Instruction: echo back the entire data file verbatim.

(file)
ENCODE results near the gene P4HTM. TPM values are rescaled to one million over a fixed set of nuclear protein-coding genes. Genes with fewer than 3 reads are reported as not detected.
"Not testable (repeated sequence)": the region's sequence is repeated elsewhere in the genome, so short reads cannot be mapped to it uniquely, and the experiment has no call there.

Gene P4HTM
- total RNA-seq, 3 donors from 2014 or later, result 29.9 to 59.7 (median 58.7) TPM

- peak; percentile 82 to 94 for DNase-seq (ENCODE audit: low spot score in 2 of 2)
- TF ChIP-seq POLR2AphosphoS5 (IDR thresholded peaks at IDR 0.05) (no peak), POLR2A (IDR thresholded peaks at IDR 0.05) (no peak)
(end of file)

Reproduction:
ENCODE results near the gene P4HTM. TPM values are rescaled to one million over a fixed set of nuclear protein-coding genes. Genes with fewer than 3 reads are reported as not detected.
"Not testable (repeated sequence)": the region's sequence is repeated elsewhere in the genome, so short reads cannot be mapped to it uniquely, and the experiment has no call there.

Gene P4HTM
- total RNA-seq, 3 donors from 2014 or later, result 29.9 to 59.7 (median 58.7) TPM

- peak; percentile 82 to 94 for DNase-seq (ENCODE audit: low spot score in 2 of 2)
- TF ChIP-seq POLR2AphosphoS5 (IDR thresholded peaks at IDR 0.05) (no peak), POLR2A (IDR thresholded peaks at IDR 0.05) (no peak)